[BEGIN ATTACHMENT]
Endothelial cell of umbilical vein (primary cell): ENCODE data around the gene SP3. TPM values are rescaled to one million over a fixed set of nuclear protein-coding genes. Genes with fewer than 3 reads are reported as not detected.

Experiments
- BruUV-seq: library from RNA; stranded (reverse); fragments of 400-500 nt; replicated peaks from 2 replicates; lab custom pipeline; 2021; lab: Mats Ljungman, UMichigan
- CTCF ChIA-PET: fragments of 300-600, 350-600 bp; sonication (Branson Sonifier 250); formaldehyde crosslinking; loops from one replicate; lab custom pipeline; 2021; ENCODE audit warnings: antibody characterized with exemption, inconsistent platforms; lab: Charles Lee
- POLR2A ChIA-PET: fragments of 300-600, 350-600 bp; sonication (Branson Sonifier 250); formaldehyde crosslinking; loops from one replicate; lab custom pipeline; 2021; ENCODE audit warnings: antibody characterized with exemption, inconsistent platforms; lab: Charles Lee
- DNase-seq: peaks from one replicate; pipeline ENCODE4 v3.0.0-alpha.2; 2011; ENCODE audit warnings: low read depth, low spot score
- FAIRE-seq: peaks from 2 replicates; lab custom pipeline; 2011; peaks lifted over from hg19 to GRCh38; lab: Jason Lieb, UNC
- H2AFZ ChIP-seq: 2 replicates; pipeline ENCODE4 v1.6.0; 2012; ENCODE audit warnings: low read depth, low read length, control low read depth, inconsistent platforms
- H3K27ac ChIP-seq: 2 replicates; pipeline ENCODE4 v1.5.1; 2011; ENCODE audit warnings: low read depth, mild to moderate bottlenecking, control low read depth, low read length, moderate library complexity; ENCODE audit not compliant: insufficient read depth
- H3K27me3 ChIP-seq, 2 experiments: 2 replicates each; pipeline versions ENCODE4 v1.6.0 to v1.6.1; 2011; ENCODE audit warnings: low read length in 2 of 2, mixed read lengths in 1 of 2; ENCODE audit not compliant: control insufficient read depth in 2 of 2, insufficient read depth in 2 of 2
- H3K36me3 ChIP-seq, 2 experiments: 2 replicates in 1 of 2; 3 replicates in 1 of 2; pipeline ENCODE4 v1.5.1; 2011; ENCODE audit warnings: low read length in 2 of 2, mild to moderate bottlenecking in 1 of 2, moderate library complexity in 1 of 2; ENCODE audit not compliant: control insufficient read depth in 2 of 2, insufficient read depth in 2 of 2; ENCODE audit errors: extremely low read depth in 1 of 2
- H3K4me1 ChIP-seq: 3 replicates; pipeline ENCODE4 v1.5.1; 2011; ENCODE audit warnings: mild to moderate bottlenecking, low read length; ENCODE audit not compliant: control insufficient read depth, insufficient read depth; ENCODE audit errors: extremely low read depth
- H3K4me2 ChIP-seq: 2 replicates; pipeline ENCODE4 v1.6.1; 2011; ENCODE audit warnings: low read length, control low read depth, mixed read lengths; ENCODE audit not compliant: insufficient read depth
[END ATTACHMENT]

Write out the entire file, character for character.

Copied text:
Endothelial cell of umbilical vein (primary cell): ENCODE data around the gene SP3. TPM values are rescaled to one million over a fixed set of nuclear protein-coding genes. Genes with fewer than 3 reads are reported as not detected.

Experiments
- BruUV-seq: library from RNA; stranded (reverse); fragments of 400-500 nt; replicated peaks from 2 replicates; lab custom pipeline; 2021; lab: Mats Ljungman, UMichigan
- CTCF ChIA-PET: fragments of 300-600, 350-600 bp; sonication (Branson Sonifier 250); formaldehyde crosslinking; loops from one replicate; lab custom pipeline; 2021; ENCODE audit warnings: antibody characterized with exemption, inconsistent platforms; lab: Charles Lee
- POLR2A ChIA-PET: fragments of 300-600, 350-600 bp; sonication (Branson Sonifier 250); formaldehyde crosslinking; loops from one replicate; lab custom pipeline; 2021; ENCODE audit warnings: antibody characterized with exemption, inconsistent platforms; lab: Charles Lee
- DNase-seq: peaks from one replicate; pipeline ENCODE4 v3.0.0-alpha.2; 2011; ENCODE audit warnings: low read depth, low spot score
- FAIRE-seq: peaks from 2 replicates; lab custom pipeline; 2011; peaks lifted over from hg19 to GRCh38; lab: Jason Lieb, UNC
- H2AFZ ChIP-seq: 2 replicates; pipeline ENCODE4 v1.6.0; 2012; ENCODE audit warnings: low read depth, low read length, control low read depth, inconsistent platforms
- H3K27ac ChIP-seq: 2 replicates; pipeline ENCODE4 v1.5.1; 2011; ENCODE audit warnings: low read depth, mild to moderate bottlenecking, control low read depth, low read length, moderate library complexity; ENCODE audit not compliant: insufficient read depth
- H3K27me3 ChIP-seq, 2 experiments: 2 replicates each; pipeline versions ENCODE4 v1.6.0 to v1.6.1; 2011; ENCODE audit warnings: low read length in 2 of 2, mixed read lengths in 1 of 2; ENCODE audit not compliant: control insufficient read depth in 2 of 2, insufficient read depth in 2 of 2
- H3K36me3 ChIP-seq, 2 experiments: 2 replicates in 1 of 2; 3 replicates in 1 of 2; pipeline ENCODE4 v1.5.1; 2011; ENCODE audit warnings: low read length in 2 of 2, mild to moderate bottlenecking in 1 of 2, moderate library complexity in 1 of 2; ENCODE audit not compliant: control insufficient read depth in 2 of 2, insufficient read depth in 2 of 2; ENCODE audit errors: extremely low read depth in 1 of 2
- H3K4me1 ChIP-seq: 3 replicates; pipeline ENCODE4 v1.5.1; 2011; ENCODE audit warnings: mild to moderate bottlenecking, low read length; ENCODE audit not compliant: control insufficient read depth, insufficient read depth; ENCODE audit errors: extremely low read depth
- H3K4me2 ChIP-seq: 2 replicates; pipeline ENCODE4 v1.6.1; 2011; ENCODE audit warnings: low read length, control low read depth, mixed read lengths; ENCODE audit not compliant: insufficient read depth